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Math Help - Precal - Even and Odd Functions

  1. #1
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    Precal - Even and Odd Functions

    Need help. And if you could, explain in detail what to do. Here it is:

    Determine algebraically whether each of the following functions is even, odd, or neither.

    3 = Cubed Root
    \| = Square Root

    f (x) = 3\|x

    I guess it would be hard to read but it's F of X equals the cubed root of X. How would I solve this equation?
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    Quote Originally Posted by Monkiwrench View Post
    Need help. And if you could, explain in detail what to do. Here it is:

    Determine algebraically whether each of the following functions is even, odd, or neither.

    3 = Cubed Root
    \| = Square Root

    f (x) = 3\|x

    I guess it would be hard to read but it's F of X equals the cubed root of X. How would I solve this equation?
    a function f(x) is even if f(-x) = f(x)

    a function f(x) is odd if f(-x) = -f(x)


    you could have typed f(x) = cuberoot(x) or f(x) = x^(1/3)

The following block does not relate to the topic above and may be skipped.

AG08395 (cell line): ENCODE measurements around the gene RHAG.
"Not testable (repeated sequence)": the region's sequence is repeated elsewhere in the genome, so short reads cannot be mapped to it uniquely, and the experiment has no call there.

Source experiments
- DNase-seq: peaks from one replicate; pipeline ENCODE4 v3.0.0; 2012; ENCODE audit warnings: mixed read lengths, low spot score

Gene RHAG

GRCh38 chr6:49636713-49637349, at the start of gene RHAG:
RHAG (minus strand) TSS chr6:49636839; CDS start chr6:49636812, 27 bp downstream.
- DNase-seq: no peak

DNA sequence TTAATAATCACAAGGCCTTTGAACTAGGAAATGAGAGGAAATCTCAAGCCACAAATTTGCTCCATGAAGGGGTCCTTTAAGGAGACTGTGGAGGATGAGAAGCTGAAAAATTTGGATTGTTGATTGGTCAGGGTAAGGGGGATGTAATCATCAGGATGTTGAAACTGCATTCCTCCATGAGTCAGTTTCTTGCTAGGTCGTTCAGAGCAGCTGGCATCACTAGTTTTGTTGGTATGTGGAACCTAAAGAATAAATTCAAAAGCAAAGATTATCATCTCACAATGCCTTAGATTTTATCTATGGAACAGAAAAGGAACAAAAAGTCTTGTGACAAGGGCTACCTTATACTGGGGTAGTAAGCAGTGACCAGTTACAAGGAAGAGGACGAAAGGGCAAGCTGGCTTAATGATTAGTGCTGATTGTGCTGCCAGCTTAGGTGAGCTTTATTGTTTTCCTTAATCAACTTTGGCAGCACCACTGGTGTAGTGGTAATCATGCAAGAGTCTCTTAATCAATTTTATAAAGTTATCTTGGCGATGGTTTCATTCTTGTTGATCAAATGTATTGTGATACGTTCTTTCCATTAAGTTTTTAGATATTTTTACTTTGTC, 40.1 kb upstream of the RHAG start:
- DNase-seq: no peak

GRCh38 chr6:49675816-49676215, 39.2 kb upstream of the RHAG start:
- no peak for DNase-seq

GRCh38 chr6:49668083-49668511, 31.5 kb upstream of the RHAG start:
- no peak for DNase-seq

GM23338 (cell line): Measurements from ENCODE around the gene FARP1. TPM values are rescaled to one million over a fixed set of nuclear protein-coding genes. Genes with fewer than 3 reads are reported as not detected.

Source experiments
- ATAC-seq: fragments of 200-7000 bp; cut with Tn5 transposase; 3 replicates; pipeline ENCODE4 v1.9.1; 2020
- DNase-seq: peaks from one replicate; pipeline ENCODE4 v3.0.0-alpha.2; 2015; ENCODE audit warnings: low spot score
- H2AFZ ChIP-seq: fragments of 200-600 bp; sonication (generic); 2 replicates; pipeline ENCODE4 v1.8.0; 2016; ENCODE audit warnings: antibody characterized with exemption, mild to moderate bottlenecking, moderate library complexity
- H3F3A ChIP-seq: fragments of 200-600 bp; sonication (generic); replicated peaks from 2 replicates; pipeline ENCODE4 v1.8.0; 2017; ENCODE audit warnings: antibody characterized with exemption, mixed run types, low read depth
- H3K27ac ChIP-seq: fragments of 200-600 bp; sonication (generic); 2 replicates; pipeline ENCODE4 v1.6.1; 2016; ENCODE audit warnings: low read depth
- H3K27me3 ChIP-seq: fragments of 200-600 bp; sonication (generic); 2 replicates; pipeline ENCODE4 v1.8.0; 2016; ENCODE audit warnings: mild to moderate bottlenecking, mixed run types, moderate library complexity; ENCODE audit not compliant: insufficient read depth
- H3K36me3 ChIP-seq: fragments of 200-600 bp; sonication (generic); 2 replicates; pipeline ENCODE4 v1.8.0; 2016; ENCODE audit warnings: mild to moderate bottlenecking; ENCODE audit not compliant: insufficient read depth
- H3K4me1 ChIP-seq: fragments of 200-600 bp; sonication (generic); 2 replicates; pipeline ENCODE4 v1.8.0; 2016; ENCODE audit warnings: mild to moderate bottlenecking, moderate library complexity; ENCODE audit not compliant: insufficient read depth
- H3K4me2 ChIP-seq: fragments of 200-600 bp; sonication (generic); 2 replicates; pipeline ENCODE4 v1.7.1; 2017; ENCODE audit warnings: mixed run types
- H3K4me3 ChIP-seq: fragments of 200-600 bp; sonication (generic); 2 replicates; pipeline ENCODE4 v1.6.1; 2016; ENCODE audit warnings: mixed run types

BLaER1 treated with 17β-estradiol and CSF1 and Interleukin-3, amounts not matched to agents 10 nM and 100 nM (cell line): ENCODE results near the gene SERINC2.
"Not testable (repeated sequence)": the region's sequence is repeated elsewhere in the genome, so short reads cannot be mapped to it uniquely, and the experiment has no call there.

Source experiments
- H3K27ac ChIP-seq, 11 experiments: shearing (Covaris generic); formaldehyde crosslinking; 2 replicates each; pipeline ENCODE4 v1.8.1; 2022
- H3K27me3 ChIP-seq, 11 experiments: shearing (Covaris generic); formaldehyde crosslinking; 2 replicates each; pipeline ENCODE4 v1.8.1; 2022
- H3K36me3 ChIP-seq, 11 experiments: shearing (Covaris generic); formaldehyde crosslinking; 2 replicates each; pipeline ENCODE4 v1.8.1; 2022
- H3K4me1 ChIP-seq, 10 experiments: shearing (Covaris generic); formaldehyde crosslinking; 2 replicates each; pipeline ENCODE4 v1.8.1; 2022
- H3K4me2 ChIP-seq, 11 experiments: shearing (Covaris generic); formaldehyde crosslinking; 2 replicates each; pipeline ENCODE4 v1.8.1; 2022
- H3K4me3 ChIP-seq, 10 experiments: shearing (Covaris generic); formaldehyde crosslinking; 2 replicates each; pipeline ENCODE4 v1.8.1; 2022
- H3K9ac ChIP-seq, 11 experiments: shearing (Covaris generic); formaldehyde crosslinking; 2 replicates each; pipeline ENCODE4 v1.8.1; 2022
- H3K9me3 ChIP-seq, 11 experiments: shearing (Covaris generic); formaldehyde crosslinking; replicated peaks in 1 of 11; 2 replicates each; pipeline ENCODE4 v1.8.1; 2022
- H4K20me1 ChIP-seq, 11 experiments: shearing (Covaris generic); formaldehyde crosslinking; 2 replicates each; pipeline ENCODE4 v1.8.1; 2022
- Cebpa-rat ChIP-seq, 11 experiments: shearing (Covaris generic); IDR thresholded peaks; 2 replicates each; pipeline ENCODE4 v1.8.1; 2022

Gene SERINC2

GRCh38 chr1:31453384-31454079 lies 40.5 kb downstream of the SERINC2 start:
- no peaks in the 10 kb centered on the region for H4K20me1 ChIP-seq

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    Right, Jhevon. I know that much. But what I need help on doing (step by step) is 'testing' or putting it through the process in which we take f(x)=Cubed Root of X and see if it fits the Even, Odd, or Neither profile. Here's one I already know how to do:

    f(x) = x / x(squared) - 1

    f(-x) = -x / -x(squared) -1 = -x / x(squared) - 1

    -f(x) = - x / x(squared) - 1 = - x / x(squared) - 1

    And, no, I don't know how to use the /math symbols.

    But no, it's not how to get started, it's figuring this certain problem out that's stumping me.
    Last edited by Monkiwrench; September 12th 2007 at 02:47 PM. Reason: Simple edit.